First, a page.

CBO vs. OMB on the President's Budget Plan



Each year the president releases a budget plan, and each year we get two different sets of projections about what the effects of the budget plan would be if it were enacted.

First, accompanying the budget plan, we get the White House's outlook—the projections from the Office of Management and Budget (OMB). A little while later, we get a different set of projections from the Congressional Budget Office (CBO).

The CBO report, which was released this morning, compares the president's budget against the current baseline—what the CBO expects from the budget should all current legislation stay in place. It's revealing, however, to also compare the CBO's estimates to those produced by OMB. Inevitably, some of the estimates that come from within the White House are much rosier.

For example, via Gordon Gray at the American Action Forum, a conservative think tank, here's how the White House's projections of debt held by the public as a percentage of GDP stack up against the CBO's projections of the same.

American Action Forum

That's a pretty big difference. There are numerous reasons for the difference, many of which are fairly technical. But in general, the CBO and the OMB use somewhat different baselines, meaning the projections have different starting points. The OMB also tends to rely on brighter assessments of the economy's future, which in turn makes its overall outlook sunnier.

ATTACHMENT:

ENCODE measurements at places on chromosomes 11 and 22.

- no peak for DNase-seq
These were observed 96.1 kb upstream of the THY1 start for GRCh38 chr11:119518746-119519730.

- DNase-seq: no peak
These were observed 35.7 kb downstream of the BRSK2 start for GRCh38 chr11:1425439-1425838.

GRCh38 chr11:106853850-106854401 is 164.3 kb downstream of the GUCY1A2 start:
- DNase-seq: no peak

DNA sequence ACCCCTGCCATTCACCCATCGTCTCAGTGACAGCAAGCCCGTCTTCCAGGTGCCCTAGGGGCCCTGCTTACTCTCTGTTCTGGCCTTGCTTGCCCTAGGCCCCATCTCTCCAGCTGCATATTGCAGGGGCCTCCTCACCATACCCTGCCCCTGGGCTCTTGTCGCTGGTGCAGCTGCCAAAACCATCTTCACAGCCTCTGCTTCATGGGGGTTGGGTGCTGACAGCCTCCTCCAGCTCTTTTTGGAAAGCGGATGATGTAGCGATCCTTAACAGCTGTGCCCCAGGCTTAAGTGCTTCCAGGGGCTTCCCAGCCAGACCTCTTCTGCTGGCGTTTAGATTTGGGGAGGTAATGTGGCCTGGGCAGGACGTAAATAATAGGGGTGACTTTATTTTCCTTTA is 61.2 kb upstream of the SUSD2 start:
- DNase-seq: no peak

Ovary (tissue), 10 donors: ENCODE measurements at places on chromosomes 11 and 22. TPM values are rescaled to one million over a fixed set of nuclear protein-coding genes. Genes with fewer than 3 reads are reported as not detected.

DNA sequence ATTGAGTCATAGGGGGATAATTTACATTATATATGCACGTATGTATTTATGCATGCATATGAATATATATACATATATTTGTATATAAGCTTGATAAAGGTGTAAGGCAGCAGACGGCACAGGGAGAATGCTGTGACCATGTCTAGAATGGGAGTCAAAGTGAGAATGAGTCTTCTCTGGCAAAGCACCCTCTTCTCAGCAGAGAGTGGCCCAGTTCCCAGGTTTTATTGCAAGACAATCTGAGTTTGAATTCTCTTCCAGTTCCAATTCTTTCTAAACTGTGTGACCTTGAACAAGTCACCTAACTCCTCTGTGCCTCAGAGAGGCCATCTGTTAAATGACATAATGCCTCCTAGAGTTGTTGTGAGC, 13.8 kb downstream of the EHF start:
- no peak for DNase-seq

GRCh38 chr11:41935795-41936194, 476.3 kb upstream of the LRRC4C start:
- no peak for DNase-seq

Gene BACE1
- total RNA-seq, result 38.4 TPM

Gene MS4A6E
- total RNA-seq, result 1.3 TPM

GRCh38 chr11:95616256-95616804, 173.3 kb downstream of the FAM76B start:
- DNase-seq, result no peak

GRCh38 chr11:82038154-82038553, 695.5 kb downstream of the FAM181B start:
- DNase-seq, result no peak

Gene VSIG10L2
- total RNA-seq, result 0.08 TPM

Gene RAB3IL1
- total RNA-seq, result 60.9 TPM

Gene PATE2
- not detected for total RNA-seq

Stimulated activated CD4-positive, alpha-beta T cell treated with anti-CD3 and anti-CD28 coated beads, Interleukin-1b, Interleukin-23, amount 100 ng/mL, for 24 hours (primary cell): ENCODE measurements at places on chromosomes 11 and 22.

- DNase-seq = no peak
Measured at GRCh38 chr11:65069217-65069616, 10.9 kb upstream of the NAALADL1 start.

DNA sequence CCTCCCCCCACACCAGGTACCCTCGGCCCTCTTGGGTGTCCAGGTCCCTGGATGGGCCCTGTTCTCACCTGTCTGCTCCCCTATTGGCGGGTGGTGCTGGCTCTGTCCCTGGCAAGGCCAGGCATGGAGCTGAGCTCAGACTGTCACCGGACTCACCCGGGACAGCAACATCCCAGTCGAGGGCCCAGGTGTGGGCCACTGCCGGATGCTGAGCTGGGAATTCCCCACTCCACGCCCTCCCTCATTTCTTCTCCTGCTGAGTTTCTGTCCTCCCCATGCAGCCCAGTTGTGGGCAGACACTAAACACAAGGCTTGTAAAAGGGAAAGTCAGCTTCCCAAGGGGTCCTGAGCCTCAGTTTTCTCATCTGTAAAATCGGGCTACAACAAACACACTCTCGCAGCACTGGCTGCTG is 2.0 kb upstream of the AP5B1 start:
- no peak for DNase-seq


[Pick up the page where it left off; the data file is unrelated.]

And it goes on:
It's a good thing that we have these competing estimates. For one thing, each one provides a check on the other. Both scorekeepers know that their estimates will be checked against the other, so neither wants to go too far out on a limb. This is especially useful for helping check OMB's natural political incentives for optimism. As part of the White House, there are obvious reasons why OMB tends to see brighter economic futures; CBO's follow-up score helps make sure that optimism doesn't get too far out of hand.

For another thing, the competition serves as a reminder that these estimates are just that—estimates, subject to all sorts of uncertainties and prediction problems. Official Washington has a tendency to treat these projections as something approaching gospel truth, but no forecaster has a crystal ball. These best experts often disagree, which means that someone, and possibly everyone, is wrong. These projections offer generally helpful expert guides to the possible effects of policy making, but they don't tell us what will happen, only what might.

Granted, there's an added wrinkle when it comes to President Obama's consistently dead-on-arrival budget frameworks. We can't be exactly sure of what would happen if we implemented the administration's budget blueprint, but we can be fairly certain that it doesn't matter much either way, because that's not going to happen.